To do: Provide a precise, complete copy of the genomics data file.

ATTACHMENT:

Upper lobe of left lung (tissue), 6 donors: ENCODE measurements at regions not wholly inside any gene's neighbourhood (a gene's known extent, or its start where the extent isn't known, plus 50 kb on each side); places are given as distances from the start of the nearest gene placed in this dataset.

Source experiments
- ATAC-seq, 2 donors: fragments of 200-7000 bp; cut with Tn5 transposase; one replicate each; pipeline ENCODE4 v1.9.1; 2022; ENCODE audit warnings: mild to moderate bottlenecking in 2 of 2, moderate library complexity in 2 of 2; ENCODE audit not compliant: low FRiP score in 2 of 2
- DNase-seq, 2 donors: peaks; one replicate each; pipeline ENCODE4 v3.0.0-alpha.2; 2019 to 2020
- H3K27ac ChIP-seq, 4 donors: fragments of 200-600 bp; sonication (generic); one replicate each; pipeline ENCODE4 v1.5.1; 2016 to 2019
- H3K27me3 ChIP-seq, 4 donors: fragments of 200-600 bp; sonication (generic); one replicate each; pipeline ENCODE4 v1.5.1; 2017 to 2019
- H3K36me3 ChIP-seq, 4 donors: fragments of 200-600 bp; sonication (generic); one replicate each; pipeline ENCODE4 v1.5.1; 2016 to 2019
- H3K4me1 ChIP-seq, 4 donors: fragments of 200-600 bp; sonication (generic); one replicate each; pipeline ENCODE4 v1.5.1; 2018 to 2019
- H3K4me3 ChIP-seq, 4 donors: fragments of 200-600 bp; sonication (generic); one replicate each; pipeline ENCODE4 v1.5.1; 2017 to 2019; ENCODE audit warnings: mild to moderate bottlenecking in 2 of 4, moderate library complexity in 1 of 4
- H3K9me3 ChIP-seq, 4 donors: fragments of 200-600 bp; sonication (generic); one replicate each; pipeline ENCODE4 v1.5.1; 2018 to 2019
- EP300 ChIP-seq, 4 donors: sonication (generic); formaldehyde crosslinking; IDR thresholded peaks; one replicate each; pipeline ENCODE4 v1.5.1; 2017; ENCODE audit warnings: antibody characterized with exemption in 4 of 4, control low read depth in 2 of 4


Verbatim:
Upper lobe of left lung (tissue), 6 donors: ENCODE measurements at regions not wholly inside any gene's neighbourhood (a gene's known extent, or its start where the extent isn't known, plus 50 kb on each side); places are given as distances from the start of the nearest gene placed in this dataset.

Source experiments
- ATAC-seq, 2 donors: fragments of 200-7000 bp; cut with Tn5 transposase; one replicate each; pipeline ENCODE4 v1.9.1; 2022; ENCODE audit warnings: mild to moderate bottlenecking in 2 of 2, moderate library complexity in 2 of 2; ENCODE audit not compliant: low FRiP score in 2 of 2
- DNase-seq, 2 donors: peaks; one replicate each; pipeline ENCODE4 v3.0.0-alpha.2; 2019 to 2020
- H3K27ac ChIP-seq, 4 donors: fragments of 200-600 bp; sonication (generic); one replicate each; pipeline ENCODE4 v1.5.1; 2016 to 2019
- H3K27me3 ChIP-seq, 4 donors: fragments of 200-600 bp; sonication (generic); one replicate each; pipeline ENCODE4 v1.5.1; 2017 to 2019
- H3K36me3 ChIP-seq, 4 donors: fragments of 200-600 bp; sonication (generic); one replicate each; pipeline ENCODE4 v1.5.1; 2016 to 2019
- H3K4me1 ChIP-seq, 4 donors: fragments of 200-600 bp; sonication (generic); one replicate each; pipeline ENCODE4 v1.5.1; 2018 to 2019
- H3K4me3 ChIP-seq, 4 donors: fragments of 200-600 bp; sonication (generic); one replicate each; pipeline ENCODE4 v1.5.1; 2017 to 2019; ENCODE audit warnings: mild to moderate bottlenecking in 2 of 4, moderate library complexity in 1 of 4
- H3K9me3 ChIP-seq, 4 donors: fragments of 200-600 bp; sonication (generic); one replicate each; pipeline ENCODE4 v1.5.1; 2018 to 2019
- EP300 ChIP-seq, 4 donors: sonication (generic); formaldehyde crosslinking; IDR thresholded peaks; one replicate each; pipeline ENCODE4 v1.5.1; 2017; ENCODE audit warnings: antibody characterized with exemption in 4 of 4, control low read depth in 2 of 4